The “all-American beauty” ideals in the Miss America pageant were not changed to include women of color until the 1940s, and it wasn’t until the 1970s that the first Black pageant winner was Cheryl Browne. Furthermore, Miss USA pageants were not always inclusive, either. Miss Universe Organization owner, Donald Trump, reluctantly sold the stakes after Univision sponsors criticized him for the anti-Mexican rhetoric. Trump was known to reduce the competition of Latina women and Blacks in order for the idolized white beauty to win — “being too ethnic” was not a beauty standard. Aside from beauty pageants, the media has a distorted idea of beauty. Too often, we see Latinas in minor roles or depicted as maids and amongst other secondary characters, rarely as leads or protagonists. We, the Latinx community, cannot and should not allow for white men to dictate what beauty standards are. In order to be genuinely inclusive, we must accept and be open to diverse beauty, not just Eurocentric standards, and accepting and loving our melanin is one of many steps.

Latina is Tearing Apart European Beauty Standards One Picture at a Time

Stop the consumption of news/TV that is clearly anti-Black. 

Two media news sources that Latinx people consume are Univision and Telemundo, which have been heavily criticized for the coverage of Black Lives Matter and the death of George Floyd. A one-hour special, “I Can’t Breathe”, has faced backlash after portraying looters as “extremely violent” and other anti-Black commentaries. Other subheading titles included: “From liquor stores to family restaurants, athletic shoe stores and supermarket chains in various US cities have been robbed and even lit on fire, tarnishing the protests demanding justice for George Floyd.” Such a portrayal is unethical and it is our duty to call out racism and colorism in our community when we see it. Instagram and Twitter users have taken a stand against anti-Black racism within the networks and even created threads on how to start a conversation with Latinx parents.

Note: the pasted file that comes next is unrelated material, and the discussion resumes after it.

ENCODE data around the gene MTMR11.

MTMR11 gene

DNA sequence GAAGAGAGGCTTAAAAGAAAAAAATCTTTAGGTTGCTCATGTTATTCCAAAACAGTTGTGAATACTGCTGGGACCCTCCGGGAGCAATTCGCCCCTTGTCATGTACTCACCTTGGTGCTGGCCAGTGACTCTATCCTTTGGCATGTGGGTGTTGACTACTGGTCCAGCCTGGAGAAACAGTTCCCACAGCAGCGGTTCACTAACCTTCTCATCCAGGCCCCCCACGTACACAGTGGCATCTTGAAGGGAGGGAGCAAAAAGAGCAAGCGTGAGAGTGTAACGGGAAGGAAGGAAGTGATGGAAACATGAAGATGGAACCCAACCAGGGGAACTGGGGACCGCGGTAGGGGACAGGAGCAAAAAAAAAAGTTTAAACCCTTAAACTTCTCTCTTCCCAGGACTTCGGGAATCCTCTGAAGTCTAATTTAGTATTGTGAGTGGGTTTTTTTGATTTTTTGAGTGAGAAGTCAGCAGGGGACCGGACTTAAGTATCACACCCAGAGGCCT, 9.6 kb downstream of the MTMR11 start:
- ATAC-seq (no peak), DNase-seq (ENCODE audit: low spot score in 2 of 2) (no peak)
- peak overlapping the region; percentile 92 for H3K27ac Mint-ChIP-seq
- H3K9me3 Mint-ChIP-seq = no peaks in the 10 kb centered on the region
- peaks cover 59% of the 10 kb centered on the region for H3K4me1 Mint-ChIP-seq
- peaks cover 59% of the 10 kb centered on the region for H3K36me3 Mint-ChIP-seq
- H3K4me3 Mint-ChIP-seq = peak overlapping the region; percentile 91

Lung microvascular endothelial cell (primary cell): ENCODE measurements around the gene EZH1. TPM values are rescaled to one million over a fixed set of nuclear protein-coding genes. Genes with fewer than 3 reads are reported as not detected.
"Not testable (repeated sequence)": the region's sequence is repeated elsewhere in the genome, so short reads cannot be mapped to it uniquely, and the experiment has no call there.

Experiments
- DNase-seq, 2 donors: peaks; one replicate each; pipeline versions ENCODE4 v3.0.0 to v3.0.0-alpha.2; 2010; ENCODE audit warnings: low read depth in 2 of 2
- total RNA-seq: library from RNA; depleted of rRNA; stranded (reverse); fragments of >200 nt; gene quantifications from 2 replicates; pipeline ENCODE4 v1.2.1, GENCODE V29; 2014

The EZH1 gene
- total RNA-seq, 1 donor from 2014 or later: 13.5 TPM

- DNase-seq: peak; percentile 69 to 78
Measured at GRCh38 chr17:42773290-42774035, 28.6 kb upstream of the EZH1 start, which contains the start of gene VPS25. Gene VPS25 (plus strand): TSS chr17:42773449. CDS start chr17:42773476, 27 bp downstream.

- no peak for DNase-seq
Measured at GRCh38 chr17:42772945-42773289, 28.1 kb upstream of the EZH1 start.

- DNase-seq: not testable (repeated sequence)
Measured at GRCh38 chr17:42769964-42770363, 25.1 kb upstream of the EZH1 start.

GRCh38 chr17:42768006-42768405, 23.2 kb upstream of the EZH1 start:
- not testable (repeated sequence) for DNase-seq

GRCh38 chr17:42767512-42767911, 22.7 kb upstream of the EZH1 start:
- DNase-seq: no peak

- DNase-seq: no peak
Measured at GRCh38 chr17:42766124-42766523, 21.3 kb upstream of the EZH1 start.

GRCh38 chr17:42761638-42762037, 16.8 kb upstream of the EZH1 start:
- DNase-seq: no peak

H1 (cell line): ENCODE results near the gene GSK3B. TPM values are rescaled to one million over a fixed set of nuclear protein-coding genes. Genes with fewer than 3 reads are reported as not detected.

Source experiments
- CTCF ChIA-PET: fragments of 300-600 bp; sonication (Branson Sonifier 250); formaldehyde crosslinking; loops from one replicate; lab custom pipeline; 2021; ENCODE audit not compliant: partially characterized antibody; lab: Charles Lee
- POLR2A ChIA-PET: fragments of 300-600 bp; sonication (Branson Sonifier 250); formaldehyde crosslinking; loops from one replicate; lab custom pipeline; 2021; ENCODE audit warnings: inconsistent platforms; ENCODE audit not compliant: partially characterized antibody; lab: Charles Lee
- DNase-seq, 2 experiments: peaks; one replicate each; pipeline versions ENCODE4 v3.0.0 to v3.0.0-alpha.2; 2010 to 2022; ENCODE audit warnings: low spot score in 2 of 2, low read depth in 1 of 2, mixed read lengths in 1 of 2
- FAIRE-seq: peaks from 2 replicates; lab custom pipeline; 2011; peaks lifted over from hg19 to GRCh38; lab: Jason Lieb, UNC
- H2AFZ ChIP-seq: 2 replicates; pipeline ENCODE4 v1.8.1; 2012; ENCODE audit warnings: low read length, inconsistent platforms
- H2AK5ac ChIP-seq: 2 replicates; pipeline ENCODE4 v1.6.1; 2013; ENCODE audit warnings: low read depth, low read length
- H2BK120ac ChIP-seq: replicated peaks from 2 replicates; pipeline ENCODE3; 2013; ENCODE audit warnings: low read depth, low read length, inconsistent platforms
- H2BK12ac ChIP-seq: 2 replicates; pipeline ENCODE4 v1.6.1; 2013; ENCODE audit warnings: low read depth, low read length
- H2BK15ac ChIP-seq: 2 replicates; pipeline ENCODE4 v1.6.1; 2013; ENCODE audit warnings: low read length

Kenya Nunez: Conversation with my Parents in Regard to BLM

Stop laughing or staying quiet over Black jokes/stereotyping.

When we hear our own family members make jokes about Black people, we must speak up — we must be anti-racist.

Get rid of the “I can’t be racist because I am Latinx” myth. 

There is a myth that because one is Latinx one cannot be racist — false! The Latinx community has an abundance of internalized racism that is perpetrated, thus a superiority complex is formed. The reality of this is that under white supremacy, Blacks and Latinx are seen as inferior. We have consciously and subconsciously played into the colonizer’s game of “divide and conquer.”

Divide and Conquer Strategy and Examples

These Leaders Say Latinx community needs to acknowledge their racism too.

Latinos must confront ingrained anti-Black racism

While both the Latinx and Black communities have, and still experience the horrors of colonial exploitation and genocide, we must remember that Black Americans have a different experience. In order to fight and dismantle white supremacy, we must do an internal evaluation of racism and become better allies.

Maria Alonso